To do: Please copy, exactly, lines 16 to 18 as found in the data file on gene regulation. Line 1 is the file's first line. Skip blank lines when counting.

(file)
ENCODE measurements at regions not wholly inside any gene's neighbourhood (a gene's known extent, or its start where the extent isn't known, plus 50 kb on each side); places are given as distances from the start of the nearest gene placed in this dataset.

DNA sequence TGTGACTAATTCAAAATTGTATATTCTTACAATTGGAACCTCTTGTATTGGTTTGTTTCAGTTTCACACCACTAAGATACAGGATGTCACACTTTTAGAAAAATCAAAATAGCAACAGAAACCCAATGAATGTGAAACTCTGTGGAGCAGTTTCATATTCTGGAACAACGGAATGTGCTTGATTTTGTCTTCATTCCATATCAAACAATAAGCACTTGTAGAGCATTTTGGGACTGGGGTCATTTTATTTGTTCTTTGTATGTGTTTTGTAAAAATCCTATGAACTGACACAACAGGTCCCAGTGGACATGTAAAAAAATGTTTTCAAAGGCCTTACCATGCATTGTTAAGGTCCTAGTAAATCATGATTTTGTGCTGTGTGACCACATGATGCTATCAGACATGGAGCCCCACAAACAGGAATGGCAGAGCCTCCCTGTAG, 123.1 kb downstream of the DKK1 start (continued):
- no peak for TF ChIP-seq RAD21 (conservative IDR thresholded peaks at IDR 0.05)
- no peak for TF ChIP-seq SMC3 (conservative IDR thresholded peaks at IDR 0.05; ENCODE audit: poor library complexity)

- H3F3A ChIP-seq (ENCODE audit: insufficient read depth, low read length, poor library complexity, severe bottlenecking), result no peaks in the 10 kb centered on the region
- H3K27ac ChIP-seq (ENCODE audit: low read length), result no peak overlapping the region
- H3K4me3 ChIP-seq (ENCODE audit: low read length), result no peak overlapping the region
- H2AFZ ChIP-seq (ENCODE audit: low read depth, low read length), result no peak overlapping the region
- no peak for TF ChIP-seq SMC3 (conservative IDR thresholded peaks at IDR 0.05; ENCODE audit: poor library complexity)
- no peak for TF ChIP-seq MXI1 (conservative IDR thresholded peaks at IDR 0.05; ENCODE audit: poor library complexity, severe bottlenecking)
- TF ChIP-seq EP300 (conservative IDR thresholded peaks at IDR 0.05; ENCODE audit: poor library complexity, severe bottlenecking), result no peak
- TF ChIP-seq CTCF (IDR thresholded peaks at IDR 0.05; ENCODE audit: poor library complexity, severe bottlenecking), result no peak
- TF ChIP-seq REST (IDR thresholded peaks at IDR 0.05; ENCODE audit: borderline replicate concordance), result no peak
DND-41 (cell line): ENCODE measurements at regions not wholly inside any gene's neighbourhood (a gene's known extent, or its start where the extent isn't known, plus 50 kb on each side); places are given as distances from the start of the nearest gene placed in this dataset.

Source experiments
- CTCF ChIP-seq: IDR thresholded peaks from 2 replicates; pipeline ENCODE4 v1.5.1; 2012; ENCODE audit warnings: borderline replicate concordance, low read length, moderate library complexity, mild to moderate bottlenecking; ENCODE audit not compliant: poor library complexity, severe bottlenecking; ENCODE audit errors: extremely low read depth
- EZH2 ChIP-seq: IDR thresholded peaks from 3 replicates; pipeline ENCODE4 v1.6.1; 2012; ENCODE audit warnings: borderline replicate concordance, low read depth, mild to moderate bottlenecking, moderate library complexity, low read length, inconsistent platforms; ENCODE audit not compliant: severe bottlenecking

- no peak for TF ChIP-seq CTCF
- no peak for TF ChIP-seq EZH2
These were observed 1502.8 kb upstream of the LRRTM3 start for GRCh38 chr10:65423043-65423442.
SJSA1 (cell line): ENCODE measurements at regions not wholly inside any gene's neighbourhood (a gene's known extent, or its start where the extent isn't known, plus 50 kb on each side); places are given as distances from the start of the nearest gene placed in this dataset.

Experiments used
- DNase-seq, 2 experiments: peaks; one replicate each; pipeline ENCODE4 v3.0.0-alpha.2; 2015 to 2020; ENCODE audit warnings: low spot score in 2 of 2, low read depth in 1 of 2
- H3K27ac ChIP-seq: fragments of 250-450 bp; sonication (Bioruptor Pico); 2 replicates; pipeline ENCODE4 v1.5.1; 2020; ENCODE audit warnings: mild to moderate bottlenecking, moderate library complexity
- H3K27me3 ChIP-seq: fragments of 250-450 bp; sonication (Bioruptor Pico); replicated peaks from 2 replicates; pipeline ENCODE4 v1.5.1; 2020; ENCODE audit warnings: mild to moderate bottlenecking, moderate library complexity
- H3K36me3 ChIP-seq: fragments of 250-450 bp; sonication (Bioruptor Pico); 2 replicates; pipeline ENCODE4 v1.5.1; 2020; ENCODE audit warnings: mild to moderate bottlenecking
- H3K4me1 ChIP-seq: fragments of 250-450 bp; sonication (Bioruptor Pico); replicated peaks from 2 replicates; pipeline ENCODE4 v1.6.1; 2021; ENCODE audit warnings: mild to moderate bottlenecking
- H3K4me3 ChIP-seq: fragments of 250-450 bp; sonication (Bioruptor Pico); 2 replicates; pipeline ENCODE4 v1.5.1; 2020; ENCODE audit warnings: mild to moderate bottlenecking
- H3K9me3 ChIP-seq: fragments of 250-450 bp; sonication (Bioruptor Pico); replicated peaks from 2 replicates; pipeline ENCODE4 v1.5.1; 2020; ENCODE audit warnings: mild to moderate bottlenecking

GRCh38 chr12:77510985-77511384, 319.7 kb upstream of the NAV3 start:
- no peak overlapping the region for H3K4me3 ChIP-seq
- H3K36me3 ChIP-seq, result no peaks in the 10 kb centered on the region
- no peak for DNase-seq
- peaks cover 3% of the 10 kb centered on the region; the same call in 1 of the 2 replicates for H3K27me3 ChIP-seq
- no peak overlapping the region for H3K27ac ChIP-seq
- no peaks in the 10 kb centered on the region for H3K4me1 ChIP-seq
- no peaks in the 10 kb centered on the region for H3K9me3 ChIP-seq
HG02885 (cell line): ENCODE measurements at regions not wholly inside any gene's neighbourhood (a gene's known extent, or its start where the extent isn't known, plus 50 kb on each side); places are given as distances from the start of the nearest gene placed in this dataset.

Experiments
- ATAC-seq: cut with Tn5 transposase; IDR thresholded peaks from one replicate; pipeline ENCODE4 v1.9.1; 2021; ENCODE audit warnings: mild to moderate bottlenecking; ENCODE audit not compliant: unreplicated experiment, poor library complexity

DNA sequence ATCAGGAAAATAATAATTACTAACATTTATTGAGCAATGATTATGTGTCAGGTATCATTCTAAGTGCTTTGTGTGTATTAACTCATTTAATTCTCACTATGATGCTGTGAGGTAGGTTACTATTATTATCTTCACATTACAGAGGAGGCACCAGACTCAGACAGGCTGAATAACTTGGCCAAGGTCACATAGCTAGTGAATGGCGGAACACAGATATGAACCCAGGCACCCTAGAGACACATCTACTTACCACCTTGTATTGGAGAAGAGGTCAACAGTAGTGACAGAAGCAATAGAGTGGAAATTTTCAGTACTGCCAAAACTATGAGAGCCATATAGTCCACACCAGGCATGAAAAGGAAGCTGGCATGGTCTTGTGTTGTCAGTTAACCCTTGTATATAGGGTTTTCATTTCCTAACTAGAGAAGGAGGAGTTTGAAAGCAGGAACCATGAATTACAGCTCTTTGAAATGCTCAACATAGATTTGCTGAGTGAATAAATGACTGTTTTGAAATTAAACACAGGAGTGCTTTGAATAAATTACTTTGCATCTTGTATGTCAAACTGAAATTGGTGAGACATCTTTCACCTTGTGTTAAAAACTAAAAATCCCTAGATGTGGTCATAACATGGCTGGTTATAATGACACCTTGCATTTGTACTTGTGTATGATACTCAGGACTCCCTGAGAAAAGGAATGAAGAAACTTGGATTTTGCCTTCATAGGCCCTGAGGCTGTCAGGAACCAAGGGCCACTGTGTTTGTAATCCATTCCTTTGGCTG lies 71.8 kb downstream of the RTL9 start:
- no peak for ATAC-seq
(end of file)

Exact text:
- CTCF ChIP-seq: IDR thresholded peaks from 2 replicates; pipeline ENCODE4 v1.5.1; 2012; ENCODE audit warnings: borderline replicate concordance, low read length, moderate library complexity, mild to moderate bottlenecking; ENCODE audit not compliant: poor library complexity, severe bottlenecking; ENCODE audit errors: extremely low read depth
- EZH2 ChIP-seq: IDR thresholded peaks from 3 replicates; pipeline ENCODE4 v1.6.1; 2012; ENCODE audit warnings: borderline replicate concordance, low read depth, mild to moderate bottlenecking, moderate library complexity, low read length, inconsistent platforms; ENCODE audit not compliant: severe bottlenecking

- no peak for TF ChIP-seq CTCF